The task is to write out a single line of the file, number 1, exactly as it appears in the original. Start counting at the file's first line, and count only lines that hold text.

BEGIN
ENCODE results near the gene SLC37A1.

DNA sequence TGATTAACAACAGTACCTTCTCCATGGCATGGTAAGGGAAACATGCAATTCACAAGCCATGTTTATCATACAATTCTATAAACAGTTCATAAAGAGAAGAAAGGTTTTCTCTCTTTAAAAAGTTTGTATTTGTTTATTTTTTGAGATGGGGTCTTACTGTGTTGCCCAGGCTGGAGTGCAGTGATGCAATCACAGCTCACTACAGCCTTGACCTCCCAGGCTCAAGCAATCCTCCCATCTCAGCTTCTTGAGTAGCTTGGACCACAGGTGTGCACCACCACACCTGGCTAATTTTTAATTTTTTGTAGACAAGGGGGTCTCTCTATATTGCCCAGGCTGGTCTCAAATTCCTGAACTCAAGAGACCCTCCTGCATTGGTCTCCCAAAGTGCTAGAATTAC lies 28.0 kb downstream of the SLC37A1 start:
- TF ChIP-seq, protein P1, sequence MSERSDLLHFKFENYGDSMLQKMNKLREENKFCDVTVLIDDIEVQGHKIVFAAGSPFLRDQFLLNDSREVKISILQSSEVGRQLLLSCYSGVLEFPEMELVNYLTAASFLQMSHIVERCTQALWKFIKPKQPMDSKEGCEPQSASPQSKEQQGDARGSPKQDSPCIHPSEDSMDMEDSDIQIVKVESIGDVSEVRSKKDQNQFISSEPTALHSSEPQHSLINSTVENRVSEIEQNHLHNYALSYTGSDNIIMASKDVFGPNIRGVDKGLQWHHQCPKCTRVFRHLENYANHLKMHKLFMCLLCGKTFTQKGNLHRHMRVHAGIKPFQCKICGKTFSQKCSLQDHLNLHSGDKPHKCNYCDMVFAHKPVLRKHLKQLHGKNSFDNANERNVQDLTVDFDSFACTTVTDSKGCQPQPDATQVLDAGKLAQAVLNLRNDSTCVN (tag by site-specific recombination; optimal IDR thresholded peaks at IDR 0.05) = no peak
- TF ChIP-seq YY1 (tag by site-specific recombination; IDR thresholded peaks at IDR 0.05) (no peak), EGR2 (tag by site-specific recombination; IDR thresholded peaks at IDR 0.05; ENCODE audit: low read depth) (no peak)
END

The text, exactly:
ENCODE results near the gene SLC37A1.